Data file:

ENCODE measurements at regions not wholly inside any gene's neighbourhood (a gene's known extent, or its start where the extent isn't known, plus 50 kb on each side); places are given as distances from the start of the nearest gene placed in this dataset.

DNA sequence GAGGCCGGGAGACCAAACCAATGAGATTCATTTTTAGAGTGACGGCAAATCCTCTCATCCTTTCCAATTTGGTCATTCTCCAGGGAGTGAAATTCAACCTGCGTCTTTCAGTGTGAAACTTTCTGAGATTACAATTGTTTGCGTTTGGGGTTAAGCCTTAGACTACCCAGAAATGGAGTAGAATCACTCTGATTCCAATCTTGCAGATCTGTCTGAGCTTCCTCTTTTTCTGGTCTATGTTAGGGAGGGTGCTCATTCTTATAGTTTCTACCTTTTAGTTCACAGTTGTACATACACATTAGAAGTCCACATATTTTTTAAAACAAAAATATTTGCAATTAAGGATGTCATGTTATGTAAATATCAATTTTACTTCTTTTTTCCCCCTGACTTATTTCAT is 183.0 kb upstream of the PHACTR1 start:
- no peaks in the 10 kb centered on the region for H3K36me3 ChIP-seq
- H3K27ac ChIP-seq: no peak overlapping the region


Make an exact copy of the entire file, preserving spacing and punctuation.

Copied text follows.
ENCODE measurements at regions not wholly inside any gene's neighbourhood (a gene's known extent, or its start where the extent isn't known, plus 50 kb on each side); places are given as distances from the start of the nearest gene placed in this dataset.

DNA sequence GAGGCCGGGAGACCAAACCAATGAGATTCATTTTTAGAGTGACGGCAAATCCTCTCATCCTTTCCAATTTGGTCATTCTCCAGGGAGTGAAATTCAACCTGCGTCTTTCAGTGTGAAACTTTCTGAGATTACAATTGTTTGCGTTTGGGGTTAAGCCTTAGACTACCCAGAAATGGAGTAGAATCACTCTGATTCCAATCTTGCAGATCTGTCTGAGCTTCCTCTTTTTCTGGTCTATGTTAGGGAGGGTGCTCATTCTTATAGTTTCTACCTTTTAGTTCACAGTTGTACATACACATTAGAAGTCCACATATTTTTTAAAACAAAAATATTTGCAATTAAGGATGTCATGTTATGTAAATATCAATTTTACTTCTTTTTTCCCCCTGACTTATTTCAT is 183.0 kb upstream of the PHACTR1 start:
- no peaks in the 10 kb centered on the region for H3K36me3 ChIP-seq
- H3K27ac ChIP-seq: no peak overlapping the region